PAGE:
Historical Rhetorics/The Big Aristotle/Berlin, James A. "Aristotle's Rhetoric in Context: Interpreting Historically."

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Berlin, James A. "Aristotle's Rhetoric in Context: Interpreting Historically." A Rhetoric of Doing: Essays on Written Discourse in Honor of James L. Kinneavy. Eds. Stephen P. Witte, Neil Nakadate and Roger D. Cherry. Carbondale, IL: Southern Illinois UP, 1992. 55-65[edit]

In order to explain why there are so many differing, even contradictory, readings of Aristotle’s Rhetoric, Berlin attempts to historically locate Rhetoric and to provide it with a more accurate context in which it was created. Berlin’s aim is not to contest the importance of Rhetoric, but instead to offer up Aristotle’s contemporary sociopolitical context as an explanation for its divergent modern interpretations.

Basically Berlin makes the argument that so many different perspectives are able to make a claim on Rhetoric as a source document because it represents Aristotle’s own “attempts to address the political conflicts of his own divided age” (55). As far as historical context (the title for the second section of the article), Berlin offers a portrait of Athens in the 4th Century as a nation-state in the midst of “continuous turbulence” (57) dominated by social inequity, numerous military defeats, multiple attempted oligarchian revolts, and finally the conquering of Athens by the Macedonians. These intense social conflicts were almost exclusively fought out in the assembly, “unquestionably the centers of political power” in Athens where “rhetorical accomplishment the first requirement for success” (57).

Writing to these conditions of social conflict, Berlin sees Rhetoric as Aristotle’s attempt to walk a middle ground between his own elitist tendencies and a more open democratic vision embraced by the disenfranchised majority. Of course, Berlin is quick to acknowledge that this effort is largely a failure and that, ““This mediation, however, is not achieved, so that Aristotle remains committed to an elitist politics while offering enough contradictory concessions to the democratic polis to give support to those who later appropriate him in the service of an egalitarian rhetoric” (56). As proof Berlin offers an examination of the relationship between the definitions of rhetoric and the supporting “proofs” where rhetoric’s definition (“invention – discovering – is made the center of rhetoric” [Berlin 60]) represents Aristotle’s privileging of the elite and educated classes while the “proofs” on ethos and pathos represent a sort of appeasement (or pandering to) towards the lower classes. Aristotle’s seemingly constant flip-flopping between the importance of logic or ethos/pathos is thus seen as “Aristotle’s attempt to address the class conflicts of his time, conflicts that represent important ideological differences” (62).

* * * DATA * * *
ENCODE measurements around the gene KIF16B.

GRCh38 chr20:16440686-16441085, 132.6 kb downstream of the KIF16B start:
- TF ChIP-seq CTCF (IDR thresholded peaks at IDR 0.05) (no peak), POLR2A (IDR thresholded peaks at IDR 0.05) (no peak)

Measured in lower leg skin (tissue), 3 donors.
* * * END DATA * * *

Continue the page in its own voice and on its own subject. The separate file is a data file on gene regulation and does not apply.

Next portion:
Because of Aristotle’s own contemporary “bi-polar” historical context, it should be expected (Berlin supposes) that Rhetoric should be utilized in such a “bi-polar” fashion today.